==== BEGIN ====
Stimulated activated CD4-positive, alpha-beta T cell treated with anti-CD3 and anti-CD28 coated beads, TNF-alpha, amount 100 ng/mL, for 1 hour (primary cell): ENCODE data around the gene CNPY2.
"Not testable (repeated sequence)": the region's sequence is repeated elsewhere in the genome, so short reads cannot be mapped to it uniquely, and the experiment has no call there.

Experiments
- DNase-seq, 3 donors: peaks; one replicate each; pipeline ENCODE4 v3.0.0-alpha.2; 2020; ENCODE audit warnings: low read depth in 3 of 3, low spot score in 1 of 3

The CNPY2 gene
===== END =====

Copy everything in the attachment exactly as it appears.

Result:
Stimulated activated CD4-positive, alpha-beta T cell treated with anti-CD3 and anti-CD28 coated beads, TNF-alpha, amount 100 ng/mL, for 1 hour (primary cell): ENCODE data around the gene CNPY2.
"Not testable (repeated sequence)": the region's sequence is repeated elsewhere in the genome, so short reads cannot be mapped to it uniquely, and the experiment has no call there.

Experiments
- DNase-seq, 3 donors: peaks; one replicate each; pipeline ENCODE4 v3.0.0-alpha.2; 2020; ENCODE audit warnings: low read depth in 3 of 3, low spot score in 1 of 3

The CNPY2 gene